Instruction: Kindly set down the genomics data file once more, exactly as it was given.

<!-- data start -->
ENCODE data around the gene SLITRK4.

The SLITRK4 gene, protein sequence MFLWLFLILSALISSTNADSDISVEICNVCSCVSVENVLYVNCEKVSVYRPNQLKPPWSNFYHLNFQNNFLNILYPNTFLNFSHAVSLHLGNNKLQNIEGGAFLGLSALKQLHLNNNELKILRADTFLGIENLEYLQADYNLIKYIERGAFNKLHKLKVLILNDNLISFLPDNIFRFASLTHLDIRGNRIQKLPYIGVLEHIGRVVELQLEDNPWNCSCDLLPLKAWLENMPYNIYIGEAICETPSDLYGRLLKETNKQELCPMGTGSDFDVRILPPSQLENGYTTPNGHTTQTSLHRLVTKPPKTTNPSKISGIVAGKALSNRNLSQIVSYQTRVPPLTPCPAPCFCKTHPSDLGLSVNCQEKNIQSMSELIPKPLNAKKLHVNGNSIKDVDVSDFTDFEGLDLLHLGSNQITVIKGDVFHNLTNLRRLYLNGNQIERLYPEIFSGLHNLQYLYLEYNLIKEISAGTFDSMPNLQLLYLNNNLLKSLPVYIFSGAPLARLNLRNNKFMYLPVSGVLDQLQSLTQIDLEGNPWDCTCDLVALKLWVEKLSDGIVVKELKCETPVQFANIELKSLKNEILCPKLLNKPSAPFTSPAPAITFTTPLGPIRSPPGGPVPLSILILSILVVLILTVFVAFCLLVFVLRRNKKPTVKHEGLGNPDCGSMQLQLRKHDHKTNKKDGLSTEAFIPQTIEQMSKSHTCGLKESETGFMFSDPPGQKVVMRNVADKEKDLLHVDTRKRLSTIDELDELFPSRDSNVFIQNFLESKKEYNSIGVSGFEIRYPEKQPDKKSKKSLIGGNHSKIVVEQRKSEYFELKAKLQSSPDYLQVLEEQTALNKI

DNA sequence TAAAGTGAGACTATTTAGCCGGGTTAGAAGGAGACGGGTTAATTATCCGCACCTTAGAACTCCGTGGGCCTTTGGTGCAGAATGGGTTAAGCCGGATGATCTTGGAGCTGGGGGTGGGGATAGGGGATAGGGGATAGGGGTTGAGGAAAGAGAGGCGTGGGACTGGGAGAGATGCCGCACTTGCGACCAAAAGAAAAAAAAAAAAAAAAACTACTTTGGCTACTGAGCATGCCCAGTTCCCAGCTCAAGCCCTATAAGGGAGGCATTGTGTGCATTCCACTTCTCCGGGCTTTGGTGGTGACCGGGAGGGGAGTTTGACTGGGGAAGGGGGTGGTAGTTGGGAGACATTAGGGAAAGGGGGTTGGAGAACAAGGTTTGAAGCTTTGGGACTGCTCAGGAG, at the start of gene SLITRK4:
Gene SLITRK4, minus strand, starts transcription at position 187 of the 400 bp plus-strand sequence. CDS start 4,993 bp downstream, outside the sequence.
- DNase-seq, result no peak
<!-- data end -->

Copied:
ENCODE data around the gene SLITRK4.

The SLITRK4 gene, protein sequence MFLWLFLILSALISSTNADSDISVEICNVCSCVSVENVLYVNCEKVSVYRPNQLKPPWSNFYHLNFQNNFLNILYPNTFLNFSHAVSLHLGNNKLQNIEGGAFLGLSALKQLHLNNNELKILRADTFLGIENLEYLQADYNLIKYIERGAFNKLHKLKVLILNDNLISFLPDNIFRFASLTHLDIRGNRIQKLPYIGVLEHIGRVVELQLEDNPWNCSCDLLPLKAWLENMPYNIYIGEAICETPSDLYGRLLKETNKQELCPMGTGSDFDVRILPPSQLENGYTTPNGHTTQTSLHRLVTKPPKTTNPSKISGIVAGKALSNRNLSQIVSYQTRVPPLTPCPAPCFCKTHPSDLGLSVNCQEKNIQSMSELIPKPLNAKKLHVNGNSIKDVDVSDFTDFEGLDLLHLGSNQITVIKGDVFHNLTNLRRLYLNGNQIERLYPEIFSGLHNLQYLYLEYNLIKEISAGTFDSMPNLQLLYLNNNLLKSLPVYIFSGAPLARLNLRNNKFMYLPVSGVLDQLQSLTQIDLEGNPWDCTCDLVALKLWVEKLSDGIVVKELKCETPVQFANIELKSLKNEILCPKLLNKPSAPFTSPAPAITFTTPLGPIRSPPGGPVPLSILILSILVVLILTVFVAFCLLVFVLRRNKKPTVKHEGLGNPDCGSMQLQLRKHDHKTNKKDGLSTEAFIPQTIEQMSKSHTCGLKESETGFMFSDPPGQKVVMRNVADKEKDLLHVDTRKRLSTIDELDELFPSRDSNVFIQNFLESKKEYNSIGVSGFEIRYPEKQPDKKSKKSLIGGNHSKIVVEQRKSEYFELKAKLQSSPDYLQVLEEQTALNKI

DNA sequence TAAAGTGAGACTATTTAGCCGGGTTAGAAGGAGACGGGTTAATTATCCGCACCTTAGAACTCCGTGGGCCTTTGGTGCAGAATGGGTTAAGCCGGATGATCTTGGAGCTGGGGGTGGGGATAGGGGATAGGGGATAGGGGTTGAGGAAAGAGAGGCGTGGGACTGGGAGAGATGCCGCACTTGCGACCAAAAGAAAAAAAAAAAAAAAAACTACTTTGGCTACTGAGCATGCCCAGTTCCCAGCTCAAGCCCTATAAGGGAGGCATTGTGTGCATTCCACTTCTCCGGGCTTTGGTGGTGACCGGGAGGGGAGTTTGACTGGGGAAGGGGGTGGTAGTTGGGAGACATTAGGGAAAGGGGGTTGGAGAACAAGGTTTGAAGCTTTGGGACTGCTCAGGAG, at the start of gene SLITRK4:
Gene SLITRK4, minus strand, starts transcription at position 187 of the 400 bp plus-strand sequence. CDS start 4,993 bp downstream, outside the sequence.
- DNase-seq, result no peak